The first sort of person is like a child who wants your full attention when they have something to tell you and simply cannot understand how you could be too busy with something else to meet with them. It is the kind of person who says hurtful things without even realizing it, who misses appointments without even calling to let you know they are not coming, and who expects you to keep appointments they have not mentioned to you but only thought about themselves. It is the kind of person who picks up and handles fragile and important items in your home or office, plays with them, and just sets them down roughly, precariously, or anywhere without even noticing your eyes about to bug out of your head. And it is the kind of person who lets their children run amuck in stores because they do not want to hurt their feelings. I worked at a place one time as a photographer where there was no lock on the darkroom door, and the boss occasionally would just sort of look in to see what was happening. Even though he had been a photographer in his younger days, the idea that someone else might be developing film in the darkroom and need to have the door remained closed never seemed to occur to him. Such behavior seems more self-absorbed than mean or uncharitable.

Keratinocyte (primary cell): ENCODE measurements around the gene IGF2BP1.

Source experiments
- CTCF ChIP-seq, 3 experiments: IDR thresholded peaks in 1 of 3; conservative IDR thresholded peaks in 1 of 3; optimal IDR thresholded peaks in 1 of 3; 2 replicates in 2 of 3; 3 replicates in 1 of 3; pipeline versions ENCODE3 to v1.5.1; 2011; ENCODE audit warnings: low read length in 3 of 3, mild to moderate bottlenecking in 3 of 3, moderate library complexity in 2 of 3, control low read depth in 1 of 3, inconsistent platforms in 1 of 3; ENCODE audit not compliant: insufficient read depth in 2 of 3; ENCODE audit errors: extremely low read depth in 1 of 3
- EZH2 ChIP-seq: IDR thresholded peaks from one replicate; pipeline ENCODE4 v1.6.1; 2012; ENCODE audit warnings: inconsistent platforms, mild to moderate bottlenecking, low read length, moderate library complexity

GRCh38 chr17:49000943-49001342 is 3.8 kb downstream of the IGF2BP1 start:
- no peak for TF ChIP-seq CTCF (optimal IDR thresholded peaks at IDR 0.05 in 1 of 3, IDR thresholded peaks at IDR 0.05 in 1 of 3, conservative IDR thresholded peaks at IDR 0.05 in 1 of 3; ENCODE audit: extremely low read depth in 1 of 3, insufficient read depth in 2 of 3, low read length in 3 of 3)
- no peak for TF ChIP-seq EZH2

Though some people of this sort would immediately apologize if they realized they were hurting, disturbing, or annoying you, some of them are also people who would not change how they behaved even if you made them aware they were bothering you — some of them would even get angry with you for asking them to curb their children, not handle your fragile possessions, or take more than a minute to drop what you are doing to be attentive to them. They are the kind of person who instead of begging your pardon when they step on your foot would instead comment on how big your feet were or how much room you seemed to need for them. Some people even get violent sometimes, and then blame you for provoking them, because you refuse some unreasonable request or desire they wanted you to fulfill, even though you refused it politely. And, of course, there are a few relatively rare people who behave in intentionally hurtful ways without caring about it.
Most people, however, are not self-centered or egoistic. They help their friends, neighbors, and often strangers even at some inconvenience to themselves. They try to lend a hand when they see a need. And they certainly do not try to hurt or walk over innocent people, though it might be to their benefit to do so. Not all businessmen are so motivated by hunger for profit that they terminate longtime loyal employees just because those employees are not as efficient or productive as they once were. Egoism is hardly a universal trait, as the theory of psychological egoism holds. And I see no reason that it should be cultivated to become one. So insofar as ethical egoism depends for its justification on psychological egoism, it is unjustified.